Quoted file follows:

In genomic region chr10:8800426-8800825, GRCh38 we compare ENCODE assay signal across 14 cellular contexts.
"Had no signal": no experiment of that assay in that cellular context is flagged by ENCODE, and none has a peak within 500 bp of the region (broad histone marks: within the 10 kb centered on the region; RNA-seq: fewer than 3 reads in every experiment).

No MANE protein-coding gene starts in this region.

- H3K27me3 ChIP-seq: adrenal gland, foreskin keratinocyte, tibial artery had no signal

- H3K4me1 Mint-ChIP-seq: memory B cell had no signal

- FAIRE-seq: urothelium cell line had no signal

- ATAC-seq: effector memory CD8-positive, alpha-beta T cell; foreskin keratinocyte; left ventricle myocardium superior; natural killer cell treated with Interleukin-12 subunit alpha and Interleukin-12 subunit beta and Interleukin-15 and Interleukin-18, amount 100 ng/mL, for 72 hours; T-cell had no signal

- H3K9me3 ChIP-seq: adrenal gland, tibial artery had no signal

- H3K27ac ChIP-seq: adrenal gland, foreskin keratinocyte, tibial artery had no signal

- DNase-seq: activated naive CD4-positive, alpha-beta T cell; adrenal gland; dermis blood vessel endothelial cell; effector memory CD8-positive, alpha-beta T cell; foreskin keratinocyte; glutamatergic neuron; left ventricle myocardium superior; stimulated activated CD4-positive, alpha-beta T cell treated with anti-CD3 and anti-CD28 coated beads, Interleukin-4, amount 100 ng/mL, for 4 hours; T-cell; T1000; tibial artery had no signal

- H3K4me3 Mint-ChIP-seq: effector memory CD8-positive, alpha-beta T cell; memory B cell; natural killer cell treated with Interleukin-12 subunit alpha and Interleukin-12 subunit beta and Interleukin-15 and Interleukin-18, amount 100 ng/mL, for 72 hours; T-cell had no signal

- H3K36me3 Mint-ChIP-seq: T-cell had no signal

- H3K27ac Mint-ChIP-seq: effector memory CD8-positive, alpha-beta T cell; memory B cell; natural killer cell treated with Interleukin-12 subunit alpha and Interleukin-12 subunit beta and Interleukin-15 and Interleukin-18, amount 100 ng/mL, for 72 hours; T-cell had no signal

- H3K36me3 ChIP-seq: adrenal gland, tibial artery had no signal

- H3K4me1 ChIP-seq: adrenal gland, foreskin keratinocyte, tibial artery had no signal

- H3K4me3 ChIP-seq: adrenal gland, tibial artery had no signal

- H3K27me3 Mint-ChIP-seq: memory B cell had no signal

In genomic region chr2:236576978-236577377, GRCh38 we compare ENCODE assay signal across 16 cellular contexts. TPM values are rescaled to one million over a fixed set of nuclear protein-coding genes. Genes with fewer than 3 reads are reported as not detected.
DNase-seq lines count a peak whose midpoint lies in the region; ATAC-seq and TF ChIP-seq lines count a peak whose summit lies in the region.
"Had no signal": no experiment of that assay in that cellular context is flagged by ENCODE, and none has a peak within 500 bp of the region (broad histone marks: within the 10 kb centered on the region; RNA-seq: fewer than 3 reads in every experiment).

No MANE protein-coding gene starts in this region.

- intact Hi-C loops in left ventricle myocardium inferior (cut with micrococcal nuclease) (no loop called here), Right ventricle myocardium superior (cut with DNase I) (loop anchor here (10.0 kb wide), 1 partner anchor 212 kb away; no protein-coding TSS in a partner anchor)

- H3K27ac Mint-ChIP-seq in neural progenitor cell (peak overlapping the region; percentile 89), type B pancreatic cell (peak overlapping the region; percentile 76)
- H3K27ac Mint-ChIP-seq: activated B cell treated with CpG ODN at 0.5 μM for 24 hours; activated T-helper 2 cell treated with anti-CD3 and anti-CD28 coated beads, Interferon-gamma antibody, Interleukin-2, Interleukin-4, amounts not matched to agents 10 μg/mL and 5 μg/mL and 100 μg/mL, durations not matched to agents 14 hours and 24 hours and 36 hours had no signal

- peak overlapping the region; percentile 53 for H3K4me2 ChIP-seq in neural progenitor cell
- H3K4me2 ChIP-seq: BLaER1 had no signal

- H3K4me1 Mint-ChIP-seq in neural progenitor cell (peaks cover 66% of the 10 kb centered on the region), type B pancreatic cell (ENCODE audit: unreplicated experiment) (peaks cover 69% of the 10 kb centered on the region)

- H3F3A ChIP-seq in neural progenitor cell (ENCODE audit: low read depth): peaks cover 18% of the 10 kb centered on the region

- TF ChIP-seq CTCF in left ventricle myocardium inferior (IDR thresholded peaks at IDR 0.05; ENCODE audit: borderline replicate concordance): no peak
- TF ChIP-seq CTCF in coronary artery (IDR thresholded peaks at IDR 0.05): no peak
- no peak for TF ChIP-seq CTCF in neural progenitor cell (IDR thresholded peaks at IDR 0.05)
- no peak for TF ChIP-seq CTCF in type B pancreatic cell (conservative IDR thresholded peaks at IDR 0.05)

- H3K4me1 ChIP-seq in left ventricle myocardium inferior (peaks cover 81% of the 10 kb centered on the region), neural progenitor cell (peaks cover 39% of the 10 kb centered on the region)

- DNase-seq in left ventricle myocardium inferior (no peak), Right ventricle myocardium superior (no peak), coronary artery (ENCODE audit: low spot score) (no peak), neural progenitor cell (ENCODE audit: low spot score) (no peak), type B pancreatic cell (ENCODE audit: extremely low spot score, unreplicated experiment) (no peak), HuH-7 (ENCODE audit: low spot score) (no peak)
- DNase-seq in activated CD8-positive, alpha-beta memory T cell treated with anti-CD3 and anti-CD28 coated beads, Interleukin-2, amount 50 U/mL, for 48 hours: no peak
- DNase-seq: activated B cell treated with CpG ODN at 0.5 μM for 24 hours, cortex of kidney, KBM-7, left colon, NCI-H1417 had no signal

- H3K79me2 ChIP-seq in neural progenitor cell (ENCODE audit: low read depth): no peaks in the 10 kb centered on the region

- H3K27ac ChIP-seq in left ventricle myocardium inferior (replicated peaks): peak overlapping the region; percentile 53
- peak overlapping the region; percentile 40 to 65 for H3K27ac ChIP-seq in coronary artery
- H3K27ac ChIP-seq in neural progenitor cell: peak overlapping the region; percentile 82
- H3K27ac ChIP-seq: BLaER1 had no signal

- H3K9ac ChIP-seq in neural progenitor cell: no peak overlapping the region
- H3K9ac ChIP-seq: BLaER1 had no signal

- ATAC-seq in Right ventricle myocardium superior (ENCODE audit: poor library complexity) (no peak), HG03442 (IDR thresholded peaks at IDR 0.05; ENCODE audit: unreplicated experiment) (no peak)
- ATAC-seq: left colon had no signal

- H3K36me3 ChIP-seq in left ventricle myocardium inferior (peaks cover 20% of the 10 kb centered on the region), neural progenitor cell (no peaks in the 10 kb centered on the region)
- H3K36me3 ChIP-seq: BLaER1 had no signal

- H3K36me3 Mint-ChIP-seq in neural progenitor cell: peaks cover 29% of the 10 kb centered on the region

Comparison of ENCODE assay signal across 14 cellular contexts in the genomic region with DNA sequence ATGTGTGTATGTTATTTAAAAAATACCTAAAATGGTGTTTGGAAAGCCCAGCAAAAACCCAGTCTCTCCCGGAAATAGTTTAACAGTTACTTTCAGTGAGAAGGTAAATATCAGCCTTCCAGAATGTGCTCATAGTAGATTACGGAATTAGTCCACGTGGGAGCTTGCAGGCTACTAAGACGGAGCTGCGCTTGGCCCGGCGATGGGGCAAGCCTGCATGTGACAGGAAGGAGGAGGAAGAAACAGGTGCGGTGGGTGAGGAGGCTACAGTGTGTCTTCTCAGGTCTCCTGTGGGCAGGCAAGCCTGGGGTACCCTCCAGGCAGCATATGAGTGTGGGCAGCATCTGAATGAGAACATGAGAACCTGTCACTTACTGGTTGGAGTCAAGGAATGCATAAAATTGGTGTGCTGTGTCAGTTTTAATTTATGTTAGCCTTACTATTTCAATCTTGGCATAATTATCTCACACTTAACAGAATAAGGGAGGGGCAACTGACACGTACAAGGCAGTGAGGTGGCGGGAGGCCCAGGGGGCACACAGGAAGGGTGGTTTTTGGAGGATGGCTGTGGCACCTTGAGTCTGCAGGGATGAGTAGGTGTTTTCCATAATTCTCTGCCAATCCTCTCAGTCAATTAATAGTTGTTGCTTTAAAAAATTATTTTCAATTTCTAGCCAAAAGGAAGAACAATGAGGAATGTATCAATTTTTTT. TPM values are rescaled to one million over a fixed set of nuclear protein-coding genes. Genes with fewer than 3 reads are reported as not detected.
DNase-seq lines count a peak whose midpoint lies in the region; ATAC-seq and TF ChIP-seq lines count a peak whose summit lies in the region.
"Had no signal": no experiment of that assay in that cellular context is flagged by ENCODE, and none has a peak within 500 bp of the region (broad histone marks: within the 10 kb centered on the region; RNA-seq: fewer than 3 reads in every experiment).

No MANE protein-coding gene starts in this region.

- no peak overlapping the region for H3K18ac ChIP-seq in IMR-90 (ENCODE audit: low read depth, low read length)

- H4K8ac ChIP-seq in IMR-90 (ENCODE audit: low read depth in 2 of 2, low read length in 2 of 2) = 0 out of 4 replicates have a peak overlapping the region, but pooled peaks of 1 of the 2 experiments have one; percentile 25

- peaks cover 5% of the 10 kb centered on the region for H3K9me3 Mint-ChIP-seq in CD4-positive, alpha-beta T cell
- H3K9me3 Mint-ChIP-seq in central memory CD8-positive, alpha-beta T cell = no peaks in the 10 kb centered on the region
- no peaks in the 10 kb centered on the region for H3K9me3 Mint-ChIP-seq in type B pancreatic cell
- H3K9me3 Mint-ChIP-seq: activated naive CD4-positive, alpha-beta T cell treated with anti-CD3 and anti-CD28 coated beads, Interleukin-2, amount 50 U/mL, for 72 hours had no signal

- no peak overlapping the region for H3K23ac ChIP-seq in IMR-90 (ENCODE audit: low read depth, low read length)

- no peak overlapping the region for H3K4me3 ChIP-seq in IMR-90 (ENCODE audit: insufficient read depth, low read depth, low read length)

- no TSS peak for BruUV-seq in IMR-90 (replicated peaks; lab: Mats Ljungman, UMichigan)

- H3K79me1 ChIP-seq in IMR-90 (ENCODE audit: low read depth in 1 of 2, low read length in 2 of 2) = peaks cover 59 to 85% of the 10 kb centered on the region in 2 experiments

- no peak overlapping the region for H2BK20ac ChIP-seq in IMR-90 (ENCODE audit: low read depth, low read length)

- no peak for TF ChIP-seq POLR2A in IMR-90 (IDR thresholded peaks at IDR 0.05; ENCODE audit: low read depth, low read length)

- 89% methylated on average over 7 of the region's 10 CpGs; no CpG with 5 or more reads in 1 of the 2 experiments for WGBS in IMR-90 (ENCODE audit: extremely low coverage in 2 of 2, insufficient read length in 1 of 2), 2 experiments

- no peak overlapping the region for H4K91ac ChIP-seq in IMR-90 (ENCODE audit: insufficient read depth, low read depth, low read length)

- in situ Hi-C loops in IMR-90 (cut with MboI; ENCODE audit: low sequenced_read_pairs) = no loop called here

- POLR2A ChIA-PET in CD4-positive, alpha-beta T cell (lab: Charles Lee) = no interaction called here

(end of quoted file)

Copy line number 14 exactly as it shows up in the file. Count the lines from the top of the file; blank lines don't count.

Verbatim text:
- H3K36me3 ChIP-seq: adrenal gland, tibial artery had no signal